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Looking for a good book to read while you're traveling in Russia? Check out my list of books about Russia and by Russian authors.
The Brothers Karamazov
Considered one of the greatest pieces of literature ever written, Dostoevsky’s final novel has been cited as a favorite and/or influential work by such diverse historical figures as Albert Einstein, Sigmund Freud, and James Joyce, to name just a few. In addition to being an all-time classic, it’s also an insightful look at 19th-century Russia. Being the first in English, Constance Garnett’s translation is the most common, but the more recent one by Richard Pevear and Larissa Volokhonsky won several awards and praise from the New York Times and was lauded by the leading Dostoevsky expert as the most faithful to the original. Even if you never visit Russia, this novel should be at the top of your must-read list.
Crime and Punishment
Written after the author’s return from five years in Siberia, the novel explores themes of morality and redemption. Impoverished student Raskolnikov plans the perfect crime — not only for his belief that he won’t be caught but because he views the act as beneficial to humanity. Considered one of the great works of world literature, it has been adapted into film and television series in numerous countries.
A Gentleman in Moscow
This is one of those rare examples of a book that lives up to its hype (as evidenced by the 10k+ reviews it currently has on Amazon). After being put under house arrest in 1922, Count Alexander Rostov remains confined for decades to the luxurious Metropol hotel, from which he must witness his beloved country’s devolution while maintaining his civility and aristocratic dignity.
Regarded as the national epic of Finland and the Russian Republic of Karelia, the 19th-century work of epic poetry incorporates folklore and mythology from the region. The work is so significant in Finland that many companies, landmarks, and locations take their names from people or places in the Kalevala. Each year on February 28, the country celebrates both Finnish Culture Day and Kalevala Day, commemorating Lönnrot’s first version of the work.
The Master and Margarita
There are strange goings-on in 1930s Moscow with the arrival of a mysterious cast of characters, including the sassy, fast-talking black cat Behemoth. Bulgakov’s critique of the Stalinist regime mixes satire, the mystical, magical, and historical and was only published after his death in a censored version.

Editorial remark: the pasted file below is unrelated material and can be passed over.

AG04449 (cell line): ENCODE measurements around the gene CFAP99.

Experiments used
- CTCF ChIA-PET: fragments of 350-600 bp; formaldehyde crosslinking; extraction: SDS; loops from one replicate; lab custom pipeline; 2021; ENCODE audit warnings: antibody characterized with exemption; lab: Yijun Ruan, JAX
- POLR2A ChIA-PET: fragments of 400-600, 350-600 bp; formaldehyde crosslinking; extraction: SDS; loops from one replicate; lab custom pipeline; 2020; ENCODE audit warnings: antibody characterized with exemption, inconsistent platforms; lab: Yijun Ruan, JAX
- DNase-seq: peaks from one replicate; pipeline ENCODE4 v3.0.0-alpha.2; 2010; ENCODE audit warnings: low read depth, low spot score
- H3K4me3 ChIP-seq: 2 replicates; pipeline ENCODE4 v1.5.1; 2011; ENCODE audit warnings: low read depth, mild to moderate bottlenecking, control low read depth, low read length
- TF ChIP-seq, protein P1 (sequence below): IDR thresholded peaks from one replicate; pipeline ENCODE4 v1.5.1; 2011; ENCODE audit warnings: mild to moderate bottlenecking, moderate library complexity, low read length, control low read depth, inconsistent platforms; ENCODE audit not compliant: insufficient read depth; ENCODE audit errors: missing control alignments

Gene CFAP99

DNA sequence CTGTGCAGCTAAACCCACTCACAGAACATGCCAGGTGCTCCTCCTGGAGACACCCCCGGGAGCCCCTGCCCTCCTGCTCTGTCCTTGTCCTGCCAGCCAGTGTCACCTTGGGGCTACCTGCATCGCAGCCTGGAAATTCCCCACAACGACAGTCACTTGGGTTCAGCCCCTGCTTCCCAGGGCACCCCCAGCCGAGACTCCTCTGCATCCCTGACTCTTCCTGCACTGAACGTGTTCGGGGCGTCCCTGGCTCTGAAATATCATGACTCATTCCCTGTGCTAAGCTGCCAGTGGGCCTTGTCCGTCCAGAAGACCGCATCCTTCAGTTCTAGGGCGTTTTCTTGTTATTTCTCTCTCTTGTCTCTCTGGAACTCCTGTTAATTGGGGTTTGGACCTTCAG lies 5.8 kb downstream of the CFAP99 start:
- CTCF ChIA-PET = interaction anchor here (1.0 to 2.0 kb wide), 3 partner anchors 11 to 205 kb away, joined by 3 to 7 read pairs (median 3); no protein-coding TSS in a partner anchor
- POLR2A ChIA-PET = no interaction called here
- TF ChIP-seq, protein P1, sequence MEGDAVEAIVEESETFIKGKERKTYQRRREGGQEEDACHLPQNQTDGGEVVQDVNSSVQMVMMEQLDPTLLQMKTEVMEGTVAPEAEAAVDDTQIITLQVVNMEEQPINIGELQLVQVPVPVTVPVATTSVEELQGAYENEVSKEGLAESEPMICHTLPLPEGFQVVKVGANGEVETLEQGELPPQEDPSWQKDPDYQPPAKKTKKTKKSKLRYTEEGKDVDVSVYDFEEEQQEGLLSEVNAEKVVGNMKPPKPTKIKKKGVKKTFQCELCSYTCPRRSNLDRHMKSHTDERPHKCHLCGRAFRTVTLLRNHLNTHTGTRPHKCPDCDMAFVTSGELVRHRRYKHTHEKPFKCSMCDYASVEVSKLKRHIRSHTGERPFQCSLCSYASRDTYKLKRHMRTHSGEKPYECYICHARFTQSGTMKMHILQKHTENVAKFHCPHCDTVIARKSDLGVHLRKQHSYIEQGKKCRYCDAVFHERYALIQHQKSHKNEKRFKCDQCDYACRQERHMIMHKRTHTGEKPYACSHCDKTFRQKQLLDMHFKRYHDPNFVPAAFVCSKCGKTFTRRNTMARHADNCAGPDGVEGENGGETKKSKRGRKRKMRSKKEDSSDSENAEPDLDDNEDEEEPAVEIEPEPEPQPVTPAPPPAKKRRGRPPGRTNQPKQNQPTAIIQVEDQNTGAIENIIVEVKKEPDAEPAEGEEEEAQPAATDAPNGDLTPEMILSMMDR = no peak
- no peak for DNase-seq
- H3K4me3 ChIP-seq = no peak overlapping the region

I read this book for a Russian literature class and it immediately became one of my all-time favorites. Clearly, I am not alone, because almost every Russian person I have ever met smiles when I mention how much I loved this book.(Recommended by Shannon McClatchey, photographer, world-wandering art fiend)
Russian Fairy Tales
Fans of John Wick know this as the book that first mentions the Slavic boogeyman Baba Yaga (and as the weapon with which Wick kills his enormous assailant). Russians know it as the definitive volume on Russian folk tales, as much a touchstone of childhood as are the collections of the Brothers Grimm to Western Europeans, and a huge influence on artists including Igor Stravinsky.
The Wizard of the Kremlin
A finalist for the Prix Goncourt, da Empoli’s novel (Le mage du Kremlin) is a cross between fiction and political analysis, with many real-life personages — including Vladimir Putin — making appearances. The line between truth and fiction is so blurred that some critics claimed that reading the book is akin to “sitting on a sofa next to Putin,” and booksellers showcased the novel in their current events sections, particularly due to the novel’s timely publication less than two months after the start of the Russian-Ukrainian war.
From A Year of Reading the World: “Set during the period of Soviet dekulakization and collectivization introduced when Stalin came to power in the mid-1920s, Zuleikha tells the story of the nation through the life of the title character. After witnessing the murder of her harsh husband by government forces charged with disenfranchising wealthy peasants (kulaks), Zuleikha is exiled along with thousands of others to a remote region of Siberia. There, the handful of them who survive the cruel journey must build a society from scratch, questioning and overturning many of the assumptions on which their former lives rested in the process… A triumph of a book.”(Recommended by Ann Morgan, author and TED speaker)
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